In political rhetoric, “sustainable development” is often being replaced by the new terms “green economy” and “green markets”. This suggests that new techniques can solve the global crises. But the inherent policy initiative for global development that allows market forces to take over instead of democratically elected governments, carries great risks. Civil society is called upon to develop alternatives in terms of Rio+20.
In May, 2012 an event will take place that could represent the end of a cycle and the beginning of another. On the occasion of Rio+20, a deep evaluation is expected to be performed of the United Nations conference series during the 1990s, which began with Rio 92 and that included conferences on population, human rights, women, social development and the urban agenda. Also in 2012, the Kyoto Protocol will arrive at its limit of validity.
The United Nations Conference on Sustainable Development/Rio+20 intends to discuss three issues: evaluation of the fulfilment of the commitments agreed upon in Rio 92, green economy, and institutional architecture for sustainable development. Therefore, Rio+20 has the potential of being, at the same time, a moment to evaluate the achievements and defeats of the last two decades, and also a moment to identify a new agenda of struggles to go ahead with.
Human beings and the planet are experiencing multiple crises that put the future of humankind at risk. Neither the United Nations nor the governments, prisoners of the past, are acting in keeping with the seriousness of the quickly deteriorating process in course. Non-profit global organizations that have held meetings in an autonomous way in such spaces as the World Social Forum, and the processes and constant struggles that link local and global interests in events parallel to the UN conferences in the G- 20 meetings and multi-lateral financial institutions meetings, and that will meet in Rio de Janeiro during the Rio+20 Conference, have the challenge of invigorating and contining the struggle for a different world and to press the governments and international system institutions to act in an effective way. The constitution of this global movement has gotten stronger since the Global Forum, particularly since the International Forum of NGOs held at Rio 92 as a parallel event; in 2012, the evaluation of global struggles and achievements will also be included in the agenda.
The Conference held in Johannesburg on the occasion of the 10 th anniversary of Rio 92, the Conferences of the Parties – COPs, the insignificance of the United Nations Environment Programme – UNEP, and the powerlessness of the UN to face humanitarian disasters show the incompetence of the present international system to face the challenges the future imposes, and to ensure that the agreements of the conference series since Rio 92 are upheld.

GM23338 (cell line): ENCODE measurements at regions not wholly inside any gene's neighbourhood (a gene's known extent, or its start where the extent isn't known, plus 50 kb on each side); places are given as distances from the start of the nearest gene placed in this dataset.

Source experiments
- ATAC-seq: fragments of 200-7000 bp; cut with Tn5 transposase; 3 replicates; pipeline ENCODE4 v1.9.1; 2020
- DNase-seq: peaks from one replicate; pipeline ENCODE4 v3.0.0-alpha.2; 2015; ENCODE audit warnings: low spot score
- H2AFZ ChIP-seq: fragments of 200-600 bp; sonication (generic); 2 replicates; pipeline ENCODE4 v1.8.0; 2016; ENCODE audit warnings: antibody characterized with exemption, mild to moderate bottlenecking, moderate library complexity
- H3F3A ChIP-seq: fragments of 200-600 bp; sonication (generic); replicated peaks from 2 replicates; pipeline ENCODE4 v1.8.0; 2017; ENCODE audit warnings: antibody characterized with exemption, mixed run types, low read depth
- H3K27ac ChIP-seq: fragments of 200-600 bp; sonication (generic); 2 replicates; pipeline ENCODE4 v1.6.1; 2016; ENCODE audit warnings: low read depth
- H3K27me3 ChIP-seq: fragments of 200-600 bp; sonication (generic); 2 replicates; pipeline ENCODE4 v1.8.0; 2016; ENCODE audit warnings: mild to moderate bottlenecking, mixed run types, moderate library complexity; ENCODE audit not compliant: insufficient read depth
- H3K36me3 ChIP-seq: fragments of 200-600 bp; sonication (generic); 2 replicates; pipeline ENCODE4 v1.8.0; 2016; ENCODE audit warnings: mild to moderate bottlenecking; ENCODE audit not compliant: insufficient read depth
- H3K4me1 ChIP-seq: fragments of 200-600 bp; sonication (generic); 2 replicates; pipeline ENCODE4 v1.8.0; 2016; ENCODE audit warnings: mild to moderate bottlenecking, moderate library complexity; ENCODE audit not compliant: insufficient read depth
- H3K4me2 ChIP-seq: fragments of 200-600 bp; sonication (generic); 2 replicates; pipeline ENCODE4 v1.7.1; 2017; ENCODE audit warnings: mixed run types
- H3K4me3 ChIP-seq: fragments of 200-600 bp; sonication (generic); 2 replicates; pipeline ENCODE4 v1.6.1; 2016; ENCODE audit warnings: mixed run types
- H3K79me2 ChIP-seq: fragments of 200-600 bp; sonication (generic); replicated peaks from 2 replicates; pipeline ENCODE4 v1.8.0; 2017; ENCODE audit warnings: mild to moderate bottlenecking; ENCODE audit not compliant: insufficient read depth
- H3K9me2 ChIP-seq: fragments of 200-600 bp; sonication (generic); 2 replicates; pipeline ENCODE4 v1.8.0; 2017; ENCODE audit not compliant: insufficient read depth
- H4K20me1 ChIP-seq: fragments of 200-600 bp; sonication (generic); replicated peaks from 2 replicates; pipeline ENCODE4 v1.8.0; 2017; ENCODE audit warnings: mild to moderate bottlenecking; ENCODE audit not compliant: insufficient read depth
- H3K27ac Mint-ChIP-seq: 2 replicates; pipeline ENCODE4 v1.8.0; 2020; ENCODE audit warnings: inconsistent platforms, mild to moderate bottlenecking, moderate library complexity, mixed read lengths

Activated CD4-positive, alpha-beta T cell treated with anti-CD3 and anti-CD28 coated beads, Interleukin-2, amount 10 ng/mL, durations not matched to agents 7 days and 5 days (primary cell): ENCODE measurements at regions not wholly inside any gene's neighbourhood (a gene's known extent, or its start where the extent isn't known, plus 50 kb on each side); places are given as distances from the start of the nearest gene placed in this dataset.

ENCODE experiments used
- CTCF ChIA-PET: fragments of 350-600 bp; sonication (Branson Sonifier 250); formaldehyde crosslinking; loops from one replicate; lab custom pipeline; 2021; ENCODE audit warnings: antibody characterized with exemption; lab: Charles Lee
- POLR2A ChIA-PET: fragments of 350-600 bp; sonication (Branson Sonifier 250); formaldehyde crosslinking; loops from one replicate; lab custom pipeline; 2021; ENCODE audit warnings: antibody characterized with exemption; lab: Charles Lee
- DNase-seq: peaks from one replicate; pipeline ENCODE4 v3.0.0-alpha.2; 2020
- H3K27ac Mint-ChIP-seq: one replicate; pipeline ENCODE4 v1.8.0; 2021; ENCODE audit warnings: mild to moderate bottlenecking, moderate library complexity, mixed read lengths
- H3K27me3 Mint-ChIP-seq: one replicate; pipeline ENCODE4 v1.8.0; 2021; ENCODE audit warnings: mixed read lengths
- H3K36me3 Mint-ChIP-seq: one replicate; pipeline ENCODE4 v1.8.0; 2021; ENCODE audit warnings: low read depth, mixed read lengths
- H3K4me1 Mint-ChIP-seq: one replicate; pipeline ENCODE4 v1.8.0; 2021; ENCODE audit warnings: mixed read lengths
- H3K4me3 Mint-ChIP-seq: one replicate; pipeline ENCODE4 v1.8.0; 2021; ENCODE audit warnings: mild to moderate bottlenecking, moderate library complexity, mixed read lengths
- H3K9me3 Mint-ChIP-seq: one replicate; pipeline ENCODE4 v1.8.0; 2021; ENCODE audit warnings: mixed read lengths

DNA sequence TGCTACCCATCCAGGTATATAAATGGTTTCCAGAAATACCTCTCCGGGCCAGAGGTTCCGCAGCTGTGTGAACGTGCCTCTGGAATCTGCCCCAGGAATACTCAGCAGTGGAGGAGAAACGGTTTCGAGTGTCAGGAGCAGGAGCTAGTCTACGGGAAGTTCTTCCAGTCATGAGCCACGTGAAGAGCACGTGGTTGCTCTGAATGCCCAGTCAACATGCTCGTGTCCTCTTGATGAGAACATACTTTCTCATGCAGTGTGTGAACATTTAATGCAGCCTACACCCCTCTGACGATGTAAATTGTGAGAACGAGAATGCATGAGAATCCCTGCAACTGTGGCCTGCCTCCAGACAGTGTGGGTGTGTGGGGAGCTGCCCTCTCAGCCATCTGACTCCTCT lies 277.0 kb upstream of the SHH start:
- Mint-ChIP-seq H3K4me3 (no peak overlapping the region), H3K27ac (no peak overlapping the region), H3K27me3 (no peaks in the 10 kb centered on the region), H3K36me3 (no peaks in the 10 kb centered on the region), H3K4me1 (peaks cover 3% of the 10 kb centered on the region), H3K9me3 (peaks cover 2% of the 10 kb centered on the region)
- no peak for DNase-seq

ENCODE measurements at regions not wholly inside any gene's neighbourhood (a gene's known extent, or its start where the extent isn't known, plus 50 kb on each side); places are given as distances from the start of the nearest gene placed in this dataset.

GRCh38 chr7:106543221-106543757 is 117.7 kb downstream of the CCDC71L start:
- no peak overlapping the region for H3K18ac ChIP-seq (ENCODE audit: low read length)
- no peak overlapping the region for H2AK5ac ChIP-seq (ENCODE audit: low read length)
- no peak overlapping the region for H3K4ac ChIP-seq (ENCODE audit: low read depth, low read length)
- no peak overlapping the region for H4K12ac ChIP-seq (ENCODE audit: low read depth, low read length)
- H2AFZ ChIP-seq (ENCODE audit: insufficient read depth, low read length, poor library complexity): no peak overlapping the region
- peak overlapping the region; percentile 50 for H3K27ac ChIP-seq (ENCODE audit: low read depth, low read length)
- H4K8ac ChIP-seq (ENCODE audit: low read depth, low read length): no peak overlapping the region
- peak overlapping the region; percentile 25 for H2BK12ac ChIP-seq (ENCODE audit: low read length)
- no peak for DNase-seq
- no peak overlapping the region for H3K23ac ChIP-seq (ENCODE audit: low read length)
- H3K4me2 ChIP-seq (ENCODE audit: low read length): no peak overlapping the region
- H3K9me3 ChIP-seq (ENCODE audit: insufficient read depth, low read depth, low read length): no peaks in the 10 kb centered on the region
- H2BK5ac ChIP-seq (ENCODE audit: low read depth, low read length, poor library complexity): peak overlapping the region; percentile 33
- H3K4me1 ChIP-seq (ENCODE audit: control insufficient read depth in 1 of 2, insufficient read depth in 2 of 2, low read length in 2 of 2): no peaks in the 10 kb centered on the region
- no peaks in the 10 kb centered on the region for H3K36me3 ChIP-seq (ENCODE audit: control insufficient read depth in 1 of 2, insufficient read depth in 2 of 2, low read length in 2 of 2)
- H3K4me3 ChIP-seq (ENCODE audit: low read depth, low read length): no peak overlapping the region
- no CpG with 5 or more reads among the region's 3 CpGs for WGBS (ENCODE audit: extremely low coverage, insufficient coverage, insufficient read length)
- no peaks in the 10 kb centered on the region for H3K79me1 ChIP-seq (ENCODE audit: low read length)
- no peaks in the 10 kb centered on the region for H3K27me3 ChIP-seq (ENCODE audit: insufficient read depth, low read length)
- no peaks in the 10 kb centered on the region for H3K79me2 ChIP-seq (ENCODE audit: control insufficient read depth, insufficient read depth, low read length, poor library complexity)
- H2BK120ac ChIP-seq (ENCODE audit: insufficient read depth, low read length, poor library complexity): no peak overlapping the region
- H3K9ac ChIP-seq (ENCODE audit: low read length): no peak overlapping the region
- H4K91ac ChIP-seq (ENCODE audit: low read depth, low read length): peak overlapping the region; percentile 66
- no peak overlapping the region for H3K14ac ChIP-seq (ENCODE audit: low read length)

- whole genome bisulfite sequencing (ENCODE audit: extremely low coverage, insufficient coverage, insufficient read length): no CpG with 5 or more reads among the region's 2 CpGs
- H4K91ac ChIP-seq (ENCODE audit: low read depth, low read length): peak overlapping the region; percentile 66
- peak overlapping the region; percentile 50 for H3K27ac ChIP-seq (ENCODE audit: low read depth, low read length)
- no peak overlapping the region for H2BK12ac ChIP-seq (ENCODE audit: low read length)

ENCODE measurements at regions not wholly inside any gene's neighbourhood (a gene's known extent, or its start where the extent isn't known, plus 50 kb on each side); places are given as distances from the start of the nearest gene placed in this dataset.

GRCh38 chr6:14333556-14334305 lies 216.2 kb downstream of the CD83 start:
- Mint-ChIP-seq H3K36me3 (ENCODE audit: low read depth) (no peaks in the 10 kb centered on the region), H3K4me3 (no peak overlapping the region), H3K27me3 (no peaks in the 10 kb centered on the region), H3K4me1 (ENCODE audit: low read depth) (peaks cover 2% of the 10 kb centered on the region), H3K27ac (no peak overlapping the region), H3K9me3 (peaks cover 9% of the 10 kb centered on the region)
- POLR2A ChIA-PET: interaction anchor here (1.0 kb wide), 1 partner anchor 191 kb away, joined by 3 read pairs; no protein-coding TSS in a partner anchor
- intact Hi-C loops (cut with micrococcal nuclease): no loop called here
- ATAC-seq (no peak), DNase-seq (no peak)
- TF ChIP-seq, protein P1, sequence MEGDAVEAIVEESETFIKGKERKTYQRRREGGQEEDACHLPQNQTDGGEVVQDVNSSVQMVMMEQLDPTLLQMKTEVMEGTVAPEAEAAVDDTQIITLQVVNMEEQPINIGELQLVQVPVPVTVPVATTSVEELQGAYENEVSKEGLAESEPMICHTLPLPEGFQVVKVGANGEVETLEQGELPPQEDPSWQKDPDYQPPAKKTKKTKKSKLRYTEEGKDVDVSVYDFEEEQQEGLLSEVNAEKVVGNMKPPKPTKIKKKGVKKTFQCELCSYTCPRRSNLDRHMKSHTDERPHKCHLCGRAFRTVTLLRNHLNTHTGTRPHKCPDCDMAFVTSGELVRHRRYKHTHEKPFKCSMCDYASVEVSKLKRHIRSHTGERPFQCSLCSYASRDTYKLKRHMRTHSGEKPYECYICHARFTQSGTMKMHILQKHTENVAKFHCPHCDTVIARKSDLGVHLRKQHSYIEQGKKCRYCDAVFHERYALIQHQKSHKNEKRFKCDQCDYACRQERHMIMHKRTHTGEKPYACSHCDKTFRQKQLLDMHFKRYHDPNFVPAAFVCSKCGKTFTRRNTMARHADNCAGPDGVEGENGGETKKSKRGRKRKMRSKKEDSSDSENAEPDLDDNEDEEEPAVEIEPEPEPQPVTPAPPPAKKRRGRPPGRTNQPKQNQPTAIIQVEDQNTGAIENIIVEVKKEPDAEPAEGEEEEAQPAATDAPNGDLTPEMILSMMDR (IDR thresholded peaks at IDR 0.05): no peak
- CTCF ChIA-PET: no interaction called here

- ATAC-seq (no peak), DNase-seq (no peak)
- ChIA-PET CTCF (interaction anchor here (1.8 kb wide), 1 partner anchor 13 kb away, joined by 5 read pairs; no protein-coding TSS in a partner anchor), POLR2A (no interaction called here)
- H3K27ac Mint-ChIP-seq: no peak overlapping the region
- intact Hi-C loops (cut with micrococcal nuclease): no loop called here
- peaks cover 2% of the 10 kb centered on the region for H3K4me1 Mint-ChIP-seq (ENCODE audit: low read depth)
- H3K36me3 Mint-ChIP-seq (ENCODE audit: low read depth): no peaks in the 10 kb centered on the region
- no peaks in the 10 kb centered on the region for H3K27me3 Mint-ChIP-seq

The Conferences of the Parties in charge of implementing the decisions taken at the Conventions on Biological Diversity, the United Nations Convention to Combat Desertification, and the United Nations Framework Convention on Climate Change are a good example of this. Biological diversity is historically linked to the indigenous communities, the traditional peoples and peasant communities, but although in theory their role is acknowledged, they are being systematically deprived of their rights, to the point that they are expelled from their land. Desertification is getting further and further away from the challenges it represents, and the same is happening in relation to compulsory migrations. At the same time, the market is using the climate crisis to generate profits. The evaluation of the commitments made in the conferences of human rights, women, social development and habitat leaves absolutely no doubt of the distance between those commitments and reality.
In an insurmountable contradiction, the Conference of Rio 92 on one side recognized the severe environmental crisis of the planet – particularly with regard to biodiversity and climate – and the responsibility of the industrialized countries, and on the other it confirmed the primacy of economy as the motor for development, then called “sustainable” for the first time. Surreptitiously, the governments that were present, and the UN itself, acknowledged the power of capitalist economy over politics, or better, as leading politics. They coined the term “sustainable development”, which was quickly taken by the dominant economy and thus emptied of its reforming potential.
To replace the term “sustainable development”, Rio+20 agenda seeks to present the “green economy” as a new phase of capitalist economies. Through the green market – a new environmentalism founded on green business – it suggests the association of new technologies with solutions through the market and private appropriation of the common good as a way to solve the planetary crisis. This recycling of the classic ways in which capitalism works, of its ways of accrual and expropriation, constitutes a severe larceny of deep consequences. It gives fresh impetus to an unviable model and offers only technology and privatisation as an utopia. It prevents us from being aware of the crisis we are facing and from the real impasses that humankind is experiencing. Therefore, it prevents the formulation of new utopias and the construction of civilizational alternatives.
We must question the things that sustainable development and Green economy have to contribute to in protecting and ensuring human rights. The market leaves the defence of the latter to the governments and the UN, which maintains the rhetoric of human rights, including the right to water; but with neither the means nor the political will to implement them.
They are moving more and more into humanitarian interventions that tend to substitute the promotion of rights. As they only have certain normative power, those commitments agreed upon at the UN level remain buried under the power of sanction and retaliation of institutions such as WTO, IMF and the World Bank. In view of the inability of the UN, on one side, and the power of the multilateral institutions that serve the interests of the corporations on the other, the result is that governments and public and democratic politics increasingly lose ground to agreements and policies that hand our future over to private initiatives and, in its newest version, to the green economy.